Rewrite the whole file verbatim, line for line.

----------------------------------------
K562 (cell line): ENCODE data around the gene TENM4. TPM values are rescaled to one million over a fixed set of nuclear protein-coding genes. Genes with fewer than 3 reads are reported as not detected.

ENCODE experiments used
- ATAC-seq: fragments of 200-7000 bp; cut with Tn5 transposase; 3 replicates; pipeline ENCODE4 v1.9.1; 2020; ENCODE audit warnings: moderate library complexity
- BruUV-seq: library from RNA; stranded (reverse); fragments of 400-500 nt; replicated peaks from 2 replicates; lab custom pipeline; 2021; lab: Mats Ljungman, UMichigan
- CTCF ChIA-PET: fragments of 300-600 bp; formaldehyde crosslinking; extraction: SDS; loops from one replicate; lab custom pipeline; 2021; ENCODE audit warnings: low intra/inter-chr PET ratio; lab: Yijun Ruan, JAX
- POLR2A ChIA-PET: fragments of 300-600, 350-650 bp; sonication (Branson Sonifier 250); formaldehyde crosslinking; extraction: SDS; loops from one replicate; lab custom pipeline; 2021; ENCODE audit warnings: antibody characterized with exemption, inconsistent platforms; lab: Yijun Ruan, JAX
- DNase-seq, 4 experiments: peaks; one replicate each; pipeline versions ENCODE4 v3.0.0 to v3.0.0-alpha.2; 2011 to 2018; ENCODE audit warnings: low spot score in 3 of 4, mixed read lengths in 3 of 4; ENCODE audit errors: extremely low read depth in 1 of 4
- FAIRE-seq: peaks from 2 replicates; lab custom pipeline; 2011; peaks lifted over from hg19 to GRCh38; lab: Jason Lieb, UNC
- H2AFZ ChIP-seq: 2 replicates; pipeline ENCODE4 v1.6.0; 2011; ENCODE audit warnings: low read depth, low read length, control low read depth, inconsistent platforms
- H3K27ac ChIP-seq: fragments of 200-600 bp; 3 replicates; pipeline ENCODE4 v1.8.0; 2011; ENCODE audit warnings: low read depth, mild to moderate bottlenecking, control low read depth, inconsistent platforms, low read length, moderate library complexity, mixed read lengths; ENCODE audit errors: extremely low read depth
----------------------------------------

K562 (cell line): ENCODE data around the gene TENM4. TPM values are rescaled to one million over a fixed set of nuclear protein-coding genes. Genes with fewer than 3 reads are reported as not detected.

ENCODE experiments used
- ATAC-seq: fragments of 200-7000 bp; cut with Tn5 transposase; 3 replicates; pipeline ENCODE4 v1.9.1; 2020; ENCODE audit warnings: moderate library complexity
- BruUV-seq: library from RNA; stranded (reverse); fragments of 400-500 nt; replicated peaks from 2 replicates; lab custom pipeline; 2021; lab: Mats Ljungman, UMichigan
- CTCF ChIA-PET: fragments of 300-600 bp; formaldehyde crosslinking; extraction: SDS; loops from one replicate; lab custom pipeline; 2021; ENCODE audit warnings: low intra/inter-chr PET ratio; lab: Yijun Ruan, JAX
- POLR2A ChIA-PET: fragments of 300-600, 350-650 bp; sonication (Branson Sonifier 250); formaldehyde crosslinking; extraction: SDS; loops from one replicate; lab custom pipeline; 2021; ENCODE audit warnings: antibody characterized with exemption, inconsistent platforms; lab: Yijun Ruan, JAX
- DNase-seq, 4 experiments: peaks; one replicate each; pipeline versions ENCODE4 v3.0.0 to v3.0.0-alpha.2; 2011 to 2018; ENCODE audit warnings: low spot score in 3 of 4, mixed read lengths in 3 of 4; ENCODE audit errors: extremely low read depth in 1 of 4
- FAIRE-seq: peaks from 2 replicates; lab custom pipeline; 2011; peaks lifted over from hg19 to GRCh38; lab: Jason Lieb, UNC
- H2AFZ ChIP-seq: 2 replicates; pipeline ENCODE4 v1.6.0; 2011; ENCODE audit warnings: low read depth, low read length, control low read depth, inconsistent platforms
- H3K27ac ChIP-seq: fragments of 200-600 bp; 3 replicates; pipeline ENCODE4 v1.8.0; 2011; ENCODE audit warnings: low read depth, mild to moderate bottlenecking, control low read depth, inconsistent platforms, low read length, moderate library complexity, mixed read lengths; ENCODE audit errors: extremely low read depth